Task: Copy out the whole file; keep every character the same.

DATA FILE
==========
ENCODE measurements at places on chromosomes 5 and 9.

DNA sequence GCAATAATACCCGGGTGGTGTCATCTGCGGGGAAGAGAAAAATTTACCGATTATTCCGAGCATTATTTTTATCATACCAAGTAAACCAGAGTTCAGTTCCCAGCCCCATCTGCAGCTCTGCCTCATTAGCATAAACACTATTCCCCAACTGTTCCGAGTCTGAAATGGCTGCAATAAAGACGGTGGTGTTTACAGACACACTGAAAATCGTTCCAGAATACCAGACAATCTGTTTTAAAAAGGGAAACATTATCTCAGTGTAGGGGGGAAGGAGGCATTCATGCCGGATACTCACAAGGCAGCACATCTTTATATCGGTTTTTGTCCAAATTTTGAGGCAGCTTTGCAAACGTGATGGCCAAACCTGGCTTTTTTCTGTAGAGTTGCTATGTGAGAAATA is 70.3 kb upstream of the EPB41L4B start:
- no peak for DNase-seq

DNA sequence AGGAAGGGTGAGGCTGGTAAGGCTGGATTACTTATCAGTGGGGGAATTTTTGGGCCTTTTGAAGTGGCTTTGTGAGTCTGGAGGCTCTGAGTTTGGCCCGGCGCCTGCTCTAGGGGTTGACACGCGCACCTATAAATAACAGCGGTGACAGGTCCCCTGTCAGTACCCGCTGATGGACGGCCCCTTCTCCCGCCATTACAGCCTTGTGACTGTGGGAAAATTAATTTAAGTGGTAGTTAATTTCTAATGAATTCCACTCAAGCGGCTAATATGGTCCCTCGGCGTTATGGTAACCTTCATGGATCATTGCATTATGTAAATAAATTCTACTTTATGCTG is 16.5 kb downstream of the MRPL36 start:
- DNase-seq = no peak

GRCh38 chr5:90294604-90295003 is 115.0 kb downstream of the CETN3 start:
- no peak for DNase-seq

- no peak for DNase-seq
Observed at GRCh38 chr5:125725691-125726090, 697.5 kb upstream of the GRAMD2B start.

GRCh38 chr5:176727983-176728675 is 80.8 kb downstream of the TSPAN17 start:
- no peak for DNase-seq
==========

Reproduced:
ENCODE measurements at places on chromosomes 5 and 9.

DNA sequence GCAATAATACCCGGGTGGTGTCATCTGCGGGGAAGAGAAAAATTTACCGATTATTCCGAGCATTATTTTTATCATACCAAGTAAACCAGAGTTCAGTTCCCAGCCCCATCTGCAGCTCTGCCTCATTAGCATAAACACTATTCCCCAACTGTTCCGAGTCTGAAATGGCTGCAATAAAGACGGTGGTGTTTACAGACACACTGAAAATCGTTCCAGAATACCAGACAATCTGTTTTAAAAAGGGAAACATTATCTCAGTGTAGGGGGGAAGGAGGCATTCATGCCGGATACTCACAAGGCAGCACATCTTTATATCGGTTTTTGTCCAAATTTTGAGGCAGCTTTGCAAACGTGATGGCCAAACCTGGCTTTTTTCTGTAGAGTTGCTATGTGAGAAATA is 70.3 kb upstream of the EPB41L4B start:
- no peak for DNase-seq

DNA sequence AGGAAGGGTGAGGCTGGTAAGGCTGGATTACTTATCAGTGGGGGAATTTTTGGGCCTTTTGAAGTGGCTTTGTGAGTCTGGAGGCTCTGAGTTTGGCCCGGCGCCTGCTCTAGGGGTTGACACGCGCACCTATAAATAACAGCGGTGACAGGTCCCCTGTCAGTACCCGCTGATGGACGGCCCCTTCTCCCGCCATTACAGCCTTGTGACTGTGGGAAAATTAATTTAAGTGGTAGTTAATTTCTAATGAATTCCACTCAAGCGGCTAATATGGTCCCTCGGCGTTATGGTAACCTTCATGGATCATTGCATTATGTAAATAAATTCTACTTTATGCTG is 16.5 kb downstream of the MRPL36 start:
- DNase-seq = no peak

GRCh38 chr5:90294604-90295003 is 115.0 kb downstream of the CETN3 start:
- no peak for DNase-seq

- no peak for DNase-seq
Observed at GRCh38 chr5:125725691-125726090, 697.5 kb upstream of the GRAMD2B start.

GRCh38 chr5:176727983-176728675 is 80.8 kb downstream of the TSPAN17 start:
- no peak for DNase-seq